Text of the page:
On the Street Where Patrick Lives: Patrick thanks Malik for driving, and Malik suggests Patrick not participate in any unnecessary high-fiving. Patrick sweetly kisses Doris goodbye only to be shocked to see Hot British Kevin standing at his front steps. Turns out, HBK was calling to tell Patrick that he left John. It’s clear that HBK has been doing a LOT of crying. “I’m completely f**king in love with you, “ HBK says. He wants to know if Patrick wants to “give this a shot.” Patrick assuredly answers, “Yes,” and goes in for the big kiss. It is everything HBK/Patrick ‘shippers have been waiting for – even when HBK accidentally hurts his arm. And I have to give the show major credit that they didn’t make Doris work too hard to convince Dom to take the money or HBK work too hard to get Patrick to take him back – because nothing is more frustrating than watching someone look a gift horse in the mouth – or, in this case, a gift-Chicken Window or gift-Brit.

So, Lookers: Should Doris have invited Malik along to the funeral in the first place, and do you think their relationship will affect the dynamic between her and Dom? Is Patrick right to attempt proper couplehood with Hot British Kevin now or do you think in a few year’s time, Patrick will end up as left-behind as John? And what did you think of going a whole episode without checking in on Agustin and Bear Eddie? Sound off in the comments, and be careful when exiting graveyards ‘til next time.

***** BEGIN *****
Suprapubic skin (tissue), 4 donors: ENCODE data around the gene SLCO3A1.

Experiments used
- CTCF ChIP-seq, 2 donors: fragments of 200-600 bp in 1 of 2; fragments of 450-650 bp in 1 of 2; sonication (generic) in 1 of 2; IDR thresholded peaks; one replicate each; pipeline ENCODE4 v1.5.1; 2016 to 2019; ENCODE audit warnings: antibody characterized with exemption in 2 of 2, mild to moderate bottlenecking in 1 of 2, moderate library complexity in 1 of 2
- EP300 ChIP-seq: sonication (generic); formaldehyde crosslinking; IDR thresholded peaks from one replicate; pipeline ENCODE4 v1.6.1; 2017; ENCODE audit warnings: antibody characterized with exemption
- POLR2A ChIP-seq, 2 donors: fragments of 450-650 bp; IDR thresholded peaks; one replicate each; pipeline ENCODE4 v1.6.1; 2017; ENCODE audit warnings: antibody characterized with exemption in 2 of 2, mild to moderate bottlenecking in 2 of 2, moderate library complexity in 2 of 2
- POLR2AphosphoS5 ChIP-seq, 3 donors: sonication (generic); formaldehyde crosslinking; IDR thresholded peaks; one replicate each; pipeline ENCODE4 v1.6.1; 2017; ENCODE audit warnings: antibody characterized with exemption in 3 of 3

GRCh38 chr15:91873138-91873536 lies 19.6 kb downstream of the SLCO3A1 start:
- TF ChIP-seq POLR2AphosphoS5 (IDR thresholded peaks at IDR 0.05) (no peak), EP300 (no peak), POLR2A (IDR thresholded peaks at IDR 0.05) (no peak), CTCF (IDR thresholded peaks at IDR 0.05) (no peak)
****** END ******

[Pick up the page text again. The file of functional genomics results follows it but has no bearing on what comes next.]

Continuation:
Last modified: March 16, 2018

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2 Responses to :
Looking Recap (2.7): Looking for a Plot

  1. Danny Dee says:

    “And that, ladies and gentlemen, is what we call ‘coping.'” AMEN.

    Loved this ep. I laughed, I cried, I peed. Then, I laughed again at that.

    HBK & Pat are in for a world of heart ache. Patrick will never trust him, and HBK will never be able to deal with that.

  2. George says:

    I have mixed feelings about Patrick and HBK. I’m happy that Patrick won out. But I can tell you from experience– ANY KIND of involvement with your boss– even if it’s a mild crush– will end up in disaster. You end up getting dumped, embarrassed and, worst of all, out of a job.
    Doris could not invite Malik to the funeral because it’s too early in their relationship for that. Sheesh– even I know that!
    Now, I saw a real-life photo of the actor who plays Dom. He is much older than the character he plays… like, MUCH! Whoever does the make-up on that show should win an Emmy. So, I don’t have such a big crush on him anymore. And his real name is Murray– a name that I truly DETEST (sorry to any Murray out there– but that’s just me).
    Screaming– or any kind of lewd behavior– in a cemetery is bad luck. There are quite a few insightful moments like that in this show– each episode has them. Just one reason why I watch each episode at least three times in the course of the week.